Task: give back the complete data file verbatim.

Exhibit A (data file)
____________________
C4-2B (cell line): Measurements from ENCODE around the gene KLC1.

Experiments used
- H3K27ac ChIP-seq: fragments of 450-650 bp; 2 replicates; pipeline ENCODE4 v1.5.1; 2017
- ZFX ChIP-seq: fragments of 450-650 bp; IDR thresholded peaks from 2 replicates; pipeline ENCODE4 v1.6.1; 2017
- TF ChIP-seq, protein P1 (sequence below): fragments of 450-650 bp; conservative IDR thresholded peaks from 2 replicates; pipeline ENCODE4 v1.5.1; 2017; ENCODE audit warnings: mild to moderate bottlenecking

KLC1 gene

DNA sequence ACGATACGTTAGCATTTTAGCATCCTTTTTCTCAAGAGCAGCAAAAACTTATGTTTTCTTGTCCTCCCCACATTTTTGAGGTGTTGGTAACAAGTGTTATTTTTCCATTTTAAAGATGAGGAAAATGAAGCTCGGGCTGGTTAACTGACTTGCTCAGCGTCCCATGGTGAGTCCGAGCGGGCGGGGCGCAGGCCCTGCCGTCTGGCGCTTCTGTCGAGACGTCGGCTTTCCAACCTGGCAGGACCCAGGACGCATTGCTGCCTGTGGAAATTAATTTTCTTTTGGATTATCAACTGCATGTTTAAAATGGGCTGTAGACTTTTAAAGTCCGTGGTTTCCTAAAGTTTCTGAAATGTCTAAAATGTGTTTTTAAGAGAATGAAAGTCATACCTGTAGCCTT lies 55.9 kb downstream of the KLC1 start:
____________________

C4-2B (cell line): Measurements from ENCODE around the gene KLC1.

Experiments used
- H3K27ac ChIP-seq: fragments of 450-650 bp; 2 replicates; pipeline ENCODE4 v1.5.1; 2017
- ZFX ChIP-seq: fragments of 450-650 bp; IDR thresholded peaks from 2 replicates; pipeline ENCODE4 v1.6.1; 2017
- TF ChIP-seq, protein P1 (sequence below): fragments of 450-650 bp; conservative IDR thresholded peaks from 2 replicates; pipeline ENCODE4 v1.5.1; 2017; ENCODE audit warnings: mild to moderate bottlenecking

KLC1 gene

DNA sequence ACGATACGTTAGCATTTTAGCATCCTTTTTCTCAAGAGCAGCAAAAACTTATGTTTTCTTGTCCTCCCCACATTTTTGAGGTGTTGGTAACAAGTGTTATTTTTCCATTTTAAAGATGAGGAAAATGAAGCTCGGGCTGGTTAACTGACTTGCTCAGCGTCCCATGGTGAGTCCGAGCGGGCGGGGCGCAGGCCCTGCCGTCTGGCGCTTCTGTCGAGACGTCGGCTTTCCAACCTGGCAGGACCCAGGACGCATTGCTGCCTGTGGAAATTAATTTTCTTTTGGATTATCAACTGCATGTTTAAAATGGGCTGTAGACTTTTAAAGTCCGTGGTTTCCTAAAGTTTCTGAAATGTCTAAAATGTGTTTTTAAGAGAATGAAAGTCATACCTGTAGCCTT lies 55.9 kb downstream of the KLC1 start: